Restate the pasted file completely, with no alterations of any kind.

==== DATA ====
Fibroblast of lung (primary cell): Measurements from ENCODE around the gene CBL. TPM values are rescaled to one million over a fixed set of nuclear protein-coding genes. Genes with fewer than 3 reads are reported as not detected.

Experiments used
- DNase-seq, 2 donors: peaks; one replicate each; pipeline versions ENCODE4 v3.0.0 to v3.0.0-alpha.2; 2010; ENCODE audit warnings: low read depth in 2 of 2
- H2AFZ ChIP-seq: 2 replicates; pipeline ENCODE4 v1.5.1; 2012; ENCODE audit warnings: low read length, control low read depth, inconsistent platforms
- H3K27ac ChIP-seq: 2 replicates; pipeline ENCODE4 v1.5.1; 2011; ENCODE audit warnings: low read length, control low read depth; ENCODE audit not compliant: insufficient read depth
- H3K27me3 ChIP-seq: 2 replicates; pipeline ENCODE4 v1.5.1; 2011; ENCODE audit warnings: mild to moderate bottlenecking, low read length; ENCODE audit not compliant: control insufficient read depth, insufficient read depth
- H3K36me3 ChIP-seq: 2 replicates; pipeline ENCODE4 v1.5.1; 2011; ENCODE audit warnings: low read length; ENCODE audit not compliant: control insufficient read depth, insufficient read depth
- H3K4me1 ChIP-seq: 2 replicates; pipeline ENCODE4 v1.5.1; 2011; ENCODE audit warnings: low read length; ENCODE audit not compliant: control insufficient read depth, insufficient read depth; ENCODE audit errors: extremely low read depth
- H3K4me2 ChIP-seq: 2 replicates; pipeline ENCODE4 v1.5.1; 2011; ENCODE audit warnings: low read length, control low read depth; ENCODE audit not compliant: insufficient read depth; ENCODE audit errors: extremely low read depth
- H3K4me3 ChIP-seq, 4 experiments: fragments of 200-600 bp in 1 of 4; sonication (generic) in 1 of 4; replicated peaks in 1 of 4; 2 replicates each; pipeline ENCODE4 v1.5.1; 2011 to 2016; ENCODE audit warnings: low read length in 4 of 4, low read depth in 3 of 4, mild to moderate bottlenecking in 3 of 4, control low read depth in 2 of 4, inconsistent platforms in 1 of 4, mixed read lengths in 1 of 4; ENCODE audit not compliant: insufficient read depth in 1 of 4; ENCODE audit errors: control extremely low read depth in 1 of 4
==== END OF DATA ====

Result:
Fibroblast of lung (primary cell): Measurements from ENCODE around the gene CBL. TPM values are rescaled to one million over a fixed set of nuclear protein-coding genes. Genes with fewer than 3 reads are reported as not detected.

Experiments used
- DNase-seq, 2 donors: peaks; one replicate each; pipeline versions ENCODE4 v3.0.0 to v3.0.0-alpha.2; 2010; ENCODE audit warnings: low read depth in 2 of 2
- H2AFZ ChIP-seq: 2 replicates; pipeline ENCODE4 v1.5.1; 2012; ENCODE audit warnings: low read length, control low read depth, inconsistent platforms
- H3K27ac ChIP-seq: 2 replicates; pipeline ENCODE4 v1.5.1; 2011; ENCODE audit warnings: low read length, control low read depth; ENCODE audit not compliant: insufficient read depth
- H3K27me3 ChIP-seq: 2 replicates; pipeline ENCODE4 v1.5.1; 2011; ENCODE audit warnings: mild to moderate bottlenecking, low read length; ENCODE audit not compliant: control insufficient read depth, insufficient read depth
- H3K36me3 ChIP-seq: 2 replicates; pipeline ENCODE4 v1.5.1; 2011; ENCODE audit warnings: low read length; ENCODE audit not compliant: control insufficient read depth, insufficient read depth
- H3K4me1 ChIP-seq: 2 replicates; pipeline ENCODE4 v1.5.1; 2011; ENCODE audit warnings: low read length; ENCODE audit not compliant: control insufficient read depth, insufficient read depth; ENCODE audit errors: extremely low read depth
- H3K4me2 ChIP-seq: 2 replicates; pipeline ENCODE4 v1.5.1; 2011; ENCODE audit warnings: low read length, control low read depth; ENCODE audit not compliant: insufficient read depth; ENCODE audit errors: extremely low read depth
- H3K4me3 ChIP-seq, 4 experiments: fragments of 200-600 bp in 1 of 4; sonication (generic) in 1 of 4; replicated peaks in 1 of 4; 2 replicates each; pipeline ENCODE4 v1.5.1; 2011 to 2016; ENCODE audit warnings: low read length in 4 of 4, low read depth in 3 of 4, mild to moderate bottlenecking in 3 of 4, control low read depth in 2 of 4, inconsistent platforms in 1 of 4, mixed read lengths in 1 of 4; ENCODE audit not compliant: insufficient read depth in 1 of 4; ENCODE audit errors: control extremely low read depth in 1 of 4